Since paring down my things- I’ve been called ‘heartless’, ‘a robot’, ‘unsentimental’, ‘unfeeling’- you name it- I’ve heard it. But having less doesn’t make me a nasty person and here’s why.

It gives me space to breathe and think

It gives me space to breathe and think

I know what’s important- Ask yourself this- if your house was burning down- what would you save? Your partner, family member or roommate OR some stuff? I hope you would save the person over the thing. This analogy reinforces what’s really important in life- the people you love, whom you spend time with and care about. You may have many memories attached to the things in your home- but ultimately- your memories are tied up in people. People mean more to me than things and that’s how it should be for everyone.

I care more about experiences now- Since taking things out of the equation- I like to focus more on activities and things that will give me something to remember. I love getting and giving what I call ‘doing presents’- gifts that make you leave the house and do something rather than have something to look at. My life is far more fulfilled than it ever was and it’s all because I don’t concentrate on things anymore.

I’m happier- Once you free yourself of the burden of wanting more- you feel a sense of peace and contentment. If you have everything you could ever need- not want- need- then you can turn your attention elsewhere- like investing in your own happiness and what really makes you tick.

I don’t spend as much- I buy very little by comparison now and so I am able to save more and spend my money on more worthwhile things.  

I have more time to spend with the people I love and to practice self-care- Once your home has less stuff in it- you don’t have to have that spring clean, the car boot, the mammoth loft sort or the yearly garage organising session which takes valuable time away from the people and things that matter. This frees up time to do more things for myself and with my nearest and dearest.

I won’t leave a mountain of things for my children to sort through- They will have a few prize items to decide what to do with when I pass- but that’s all. I’ve seen the heartbreak it can cause when a relative has to sort through years of things and it’s not fair to inflict that extra pain on someone when they are already hurting from losing someone they love.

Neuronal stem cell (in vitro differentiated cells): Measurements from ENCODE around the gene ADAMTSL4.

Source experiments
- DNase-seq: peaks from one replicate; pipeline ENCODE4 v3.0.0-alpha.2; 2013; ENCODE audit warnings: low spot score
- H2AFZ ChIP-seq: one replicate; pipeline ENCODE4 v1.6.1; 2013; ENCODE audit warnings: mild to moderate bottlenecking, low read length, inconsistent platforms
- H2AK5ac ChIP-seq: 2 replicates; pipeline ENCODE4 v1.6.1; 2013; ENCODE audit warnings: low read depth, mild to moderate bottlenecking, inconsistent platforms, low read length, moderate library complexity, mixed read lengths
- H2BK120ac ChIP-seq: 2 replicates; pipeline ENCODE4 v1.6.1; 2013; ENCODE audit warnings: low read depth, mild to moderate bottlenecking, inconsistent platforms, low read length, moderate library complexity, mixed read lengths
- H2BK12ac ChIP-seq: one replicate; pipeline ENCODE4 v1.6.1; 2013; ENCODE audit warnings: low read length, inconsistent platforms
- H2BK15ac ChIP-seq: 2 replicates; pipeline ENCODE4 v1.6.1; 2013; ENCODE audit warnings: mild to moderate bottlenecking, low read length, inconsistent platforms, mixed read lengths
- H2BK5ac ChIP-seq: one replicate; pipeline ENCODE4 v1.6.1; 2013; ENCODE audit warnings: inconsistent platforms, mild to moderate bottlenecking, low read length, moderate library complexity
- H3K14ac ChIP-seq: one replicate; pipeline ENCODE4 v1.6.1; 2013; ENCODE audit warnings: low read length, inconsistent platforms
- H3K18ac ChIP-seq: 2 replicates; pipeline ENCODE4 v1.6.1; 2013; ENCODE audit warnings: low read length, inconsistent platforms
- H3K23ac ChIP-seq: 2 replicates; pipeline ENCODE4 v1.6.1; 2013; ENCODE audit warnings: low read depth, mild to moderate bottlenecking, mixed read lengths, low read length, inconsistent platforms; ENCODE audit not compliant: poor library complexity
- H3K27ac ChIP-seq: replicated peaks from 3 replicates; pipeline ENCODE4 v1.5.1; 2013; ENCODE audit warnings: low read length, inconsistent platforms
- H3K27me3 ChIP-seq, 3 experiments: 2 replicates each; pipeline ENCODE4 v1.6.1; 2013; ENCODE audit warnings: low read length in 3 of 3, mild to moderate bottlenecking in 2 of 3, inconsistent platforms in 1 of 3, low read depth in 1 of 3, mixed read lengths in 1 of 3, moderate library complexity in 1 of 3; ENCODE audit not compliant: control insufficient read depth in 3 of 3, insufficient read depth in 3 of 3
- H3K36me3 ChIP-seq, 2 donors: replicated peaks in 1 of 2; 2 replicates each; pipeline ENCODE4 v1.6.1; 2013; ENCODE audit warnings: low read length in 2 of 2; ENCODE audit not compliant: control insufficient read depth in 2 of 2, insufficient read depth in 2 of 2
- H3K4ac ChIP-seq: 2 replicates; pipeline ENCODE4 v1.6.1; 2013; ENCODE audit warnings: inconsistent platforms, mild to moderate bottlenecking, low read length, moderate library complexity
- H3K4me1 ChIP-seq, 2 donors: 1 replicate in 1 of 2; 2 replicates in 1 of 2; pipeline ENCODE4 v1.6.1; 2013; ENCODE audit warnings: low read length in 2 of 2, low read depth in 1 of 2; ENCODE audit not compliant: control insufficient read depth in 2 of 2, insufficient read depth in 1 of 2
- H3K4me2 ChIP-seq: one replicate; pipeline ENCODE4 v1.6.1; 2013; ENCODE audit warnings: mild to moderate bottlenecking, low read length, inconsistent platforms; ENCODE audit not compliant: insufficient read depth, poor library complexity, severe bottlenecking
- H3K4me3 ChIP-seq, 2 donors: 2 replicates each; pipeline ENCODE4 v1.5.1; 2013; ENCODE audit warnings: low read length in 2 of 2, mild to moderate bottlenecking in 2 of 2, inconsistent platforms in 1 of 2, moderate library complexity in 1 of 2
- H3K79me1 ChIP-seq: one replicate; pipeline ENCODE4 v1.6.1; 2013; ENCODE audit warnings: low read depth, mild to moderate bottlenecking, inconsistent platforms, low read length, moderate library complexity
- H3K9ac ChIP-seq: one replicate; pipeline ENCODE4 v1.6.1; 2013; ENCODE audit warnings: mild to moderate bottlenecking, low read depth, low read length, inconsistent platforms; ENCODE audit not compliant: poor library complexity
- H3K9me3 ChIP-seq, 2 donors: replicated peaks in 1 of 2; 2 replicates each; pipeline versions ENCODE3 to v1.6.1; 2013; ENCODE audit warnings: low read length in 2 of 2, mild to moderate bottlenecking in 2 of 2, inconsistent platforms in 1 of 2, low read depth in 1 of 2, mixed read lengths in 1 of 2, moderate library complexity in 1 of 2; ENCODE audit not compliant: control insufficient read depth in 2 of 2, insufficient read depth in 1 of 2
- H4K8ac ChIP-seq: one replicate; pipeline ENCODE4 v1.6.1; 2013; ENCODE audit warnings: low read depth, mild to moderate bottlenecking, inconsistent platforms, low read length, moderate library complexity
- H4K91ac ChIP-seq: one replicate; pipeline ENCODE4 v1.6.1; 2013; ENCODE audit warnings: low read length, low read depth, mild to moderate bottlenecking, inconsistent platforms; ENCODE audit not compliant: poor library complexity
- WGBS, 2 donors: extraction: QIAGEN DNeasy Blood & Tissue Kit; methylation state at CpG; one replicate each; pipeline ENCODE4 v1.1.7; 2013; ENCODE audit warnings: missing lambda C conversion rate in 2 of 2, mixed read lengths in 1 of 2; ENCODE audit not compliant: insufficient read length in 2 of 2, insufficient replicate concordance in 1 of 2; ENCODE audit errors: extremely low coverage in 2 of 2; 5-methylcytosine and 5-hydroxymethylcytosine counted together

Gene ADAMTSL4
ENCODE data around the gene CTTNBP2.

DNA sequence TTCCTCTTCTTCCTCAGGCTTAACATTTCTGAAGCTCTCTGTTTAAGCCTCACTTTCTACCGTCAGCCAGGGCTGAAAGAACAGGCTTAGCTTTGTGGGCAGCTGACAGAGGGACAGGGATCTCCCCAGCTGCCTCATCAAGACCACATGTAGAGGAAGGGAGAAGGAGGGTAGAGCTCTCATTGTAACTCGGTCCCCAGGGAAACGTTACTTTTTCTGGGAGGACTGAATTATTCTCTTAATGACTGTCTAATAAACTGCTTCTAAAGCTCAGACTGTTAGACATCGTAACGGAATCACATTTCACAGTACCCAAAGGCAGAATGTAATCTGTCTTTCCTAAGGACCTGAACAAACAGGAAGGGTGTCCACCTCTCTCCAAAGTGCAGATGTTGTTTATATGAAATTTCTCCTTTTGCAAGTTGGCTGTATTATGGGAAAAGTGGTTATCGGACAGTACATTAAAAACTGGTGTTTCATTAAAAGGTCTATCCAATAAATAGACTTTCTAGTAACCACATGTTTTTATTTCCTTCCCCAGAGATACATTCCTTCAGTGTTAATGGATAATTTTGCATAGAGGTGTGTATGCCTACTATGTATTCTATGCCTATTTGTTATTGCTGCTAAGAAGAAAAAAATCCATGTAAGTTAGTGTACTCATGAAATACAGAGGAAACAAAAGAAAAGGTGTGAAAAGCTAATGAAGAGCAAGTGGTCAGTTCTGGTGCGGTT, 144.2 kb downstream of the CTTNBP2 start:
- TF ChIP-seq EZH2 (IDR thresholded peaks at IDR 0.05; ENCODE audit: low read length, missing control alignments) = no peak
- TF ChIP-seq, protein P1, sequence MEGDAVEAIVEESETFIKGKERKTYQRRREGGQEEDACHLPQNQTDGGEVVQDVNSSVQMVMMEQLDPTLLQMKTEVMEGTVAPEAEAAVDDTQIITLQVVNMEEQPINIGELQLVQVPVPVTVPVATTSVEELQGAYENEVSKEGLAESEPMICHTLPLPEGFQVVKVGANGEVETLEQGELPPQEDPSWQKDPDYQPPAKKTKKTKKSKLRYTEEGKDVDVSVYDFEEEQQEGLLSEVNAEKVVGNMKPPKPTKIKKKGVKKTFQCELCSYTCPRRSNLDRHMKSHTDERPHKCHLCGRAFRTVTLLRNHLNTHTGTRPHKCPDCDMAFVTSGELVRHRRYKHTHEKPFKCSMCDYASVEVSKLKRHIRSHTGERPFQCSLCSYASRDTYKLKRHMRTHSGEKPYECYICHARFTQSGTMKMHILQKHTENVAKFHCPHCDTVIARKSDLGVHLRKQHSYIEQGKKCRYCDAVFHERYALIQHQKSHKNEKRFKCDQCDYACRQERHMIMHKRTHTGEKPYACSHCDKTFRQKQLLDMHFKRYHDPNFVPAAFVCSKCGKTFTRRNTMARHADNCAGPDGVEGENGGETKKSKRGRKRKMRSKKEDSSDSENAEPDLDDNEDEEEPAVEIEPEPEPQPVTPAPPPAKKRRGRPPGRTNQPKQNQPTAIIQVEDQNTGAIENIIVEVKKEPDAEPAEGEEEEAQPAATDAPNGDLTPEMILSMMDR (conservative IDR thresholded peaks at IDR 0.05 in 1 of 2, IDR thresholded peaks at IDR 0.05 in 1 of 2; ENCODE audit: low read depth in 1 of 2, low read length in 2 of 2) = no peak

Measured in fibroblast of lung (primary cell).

I can find things easily- If I need a document or a book or specific item- I know where it is. I don’t spend hours trawling through boxes of things to find what I need, which makes life a lot simpler.

People don’t have to obsess over gifts for me- If they ask me, I will suggest things I would like rather than them shopping for hours to find that ‘perfect gift’. I’m good with a voucher to buy that book I've been wanting to read or an experience day or to buy something for myself that I really want and have considered carefully about bringing into my home.  

By giving things away- it allows someone else to enjoy them- If I am not going to use something- I take delight in the knowledge that someone will when it would have just been stuffed in a box in the attic somewhere. Why deny someone else of that joy when you will get no such feeling out of it?

When I look at my surroundings, I feel positive- My things don’t scream ‘sort me now’- they don’t represent a list of jobs- they say- ‘I bring you happiness when you look at me and I have a place here.’ I have room to breathe and space to think in my home. Home should be your haven and having a few choice things in it makes it feel special and welcoming. 

Minimalism isn’t something to criticise and you don’t need to make negative assumptions about a person if they choose to live this way. Similarly, if you choose to surround yourself with things because it makes you happy- who am I to judge?

Minimalism has many benefits for both body and mind and should not be underestimated- so think twice the next time you call me a ‘robot’ because I’m feeling and living life every minute I’m awake- can you say the same? 


by for www.femalefirst.co.uk
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